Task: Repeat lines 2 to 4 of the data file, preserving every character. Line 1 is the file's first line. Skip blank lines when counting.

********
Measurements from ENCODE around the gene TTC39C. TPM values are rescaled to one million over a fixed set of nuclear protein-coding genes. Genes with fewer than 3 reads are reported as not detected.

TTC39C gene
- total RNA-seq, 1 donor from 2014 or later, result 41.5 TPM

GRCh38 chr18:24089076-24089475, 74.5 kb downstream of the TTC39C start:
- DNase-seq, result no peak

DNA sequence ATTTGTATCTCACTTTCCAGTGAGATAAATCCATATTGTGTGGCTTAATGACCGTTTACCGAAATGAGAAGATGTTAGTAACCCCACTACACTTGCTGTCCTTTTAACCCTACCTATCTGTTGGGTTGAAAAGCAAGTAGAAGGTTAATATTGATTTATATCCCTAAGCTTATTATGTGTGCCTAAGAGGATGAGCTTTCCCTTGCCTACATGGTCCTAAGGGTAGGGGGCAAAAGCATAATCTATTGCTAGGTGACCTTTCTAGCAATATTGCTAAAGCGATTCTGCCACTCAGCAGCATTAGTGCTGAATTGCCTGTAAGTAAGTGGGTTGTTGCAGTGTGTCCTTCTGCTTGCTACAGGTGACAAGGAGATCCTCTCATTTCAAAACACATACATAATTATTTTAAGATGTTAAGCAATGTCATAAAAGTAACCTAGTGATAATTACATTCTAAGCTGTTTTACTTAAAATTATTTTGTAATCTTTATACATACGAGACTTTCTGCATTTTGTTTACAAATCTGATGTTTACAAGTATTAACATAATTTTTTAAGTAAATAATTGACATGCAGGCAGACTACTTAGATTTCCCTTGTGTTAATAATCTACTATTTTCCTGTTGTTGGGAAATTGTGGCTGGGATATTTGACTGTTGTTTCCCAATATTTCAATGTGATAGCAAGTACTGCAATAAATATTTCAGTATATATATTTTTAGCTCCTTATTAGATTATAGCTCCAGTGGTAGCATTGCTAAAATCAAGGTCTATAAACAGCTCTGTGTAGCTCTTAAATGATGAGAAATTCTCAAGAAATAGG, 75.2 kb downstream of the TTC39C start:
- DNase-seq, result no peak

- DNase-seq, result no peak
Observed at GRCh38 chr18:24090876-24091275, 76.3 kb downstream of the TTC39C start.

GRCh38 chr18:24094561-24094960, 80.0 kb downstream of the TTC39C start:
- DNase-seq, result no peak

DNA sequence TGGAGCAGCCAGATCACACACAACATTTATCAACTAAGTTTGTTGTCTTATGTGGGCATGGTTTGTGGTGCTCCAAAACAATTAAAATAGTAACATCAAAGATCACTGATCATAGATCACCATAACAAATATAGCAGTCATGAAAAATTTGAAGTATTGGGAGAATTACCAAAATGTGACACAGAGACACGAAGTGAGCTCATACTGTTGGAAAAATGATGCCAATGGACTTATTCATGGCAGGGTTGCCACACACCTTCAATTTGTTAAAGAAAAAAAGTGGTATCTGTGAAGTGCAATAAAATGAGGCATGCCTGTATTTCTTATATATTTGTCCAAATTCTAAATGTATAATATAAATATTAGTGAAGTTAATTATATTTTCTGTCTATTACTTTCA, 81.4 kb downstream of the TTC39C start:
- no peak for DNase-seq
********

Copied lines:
TTC39C gene
- total RNA-seq, 1 donor from 2014 or later, result 41.5 TPM

GRCh38 chr18:24089076-24089475, 74.5 kb downstream of the TTC39C start: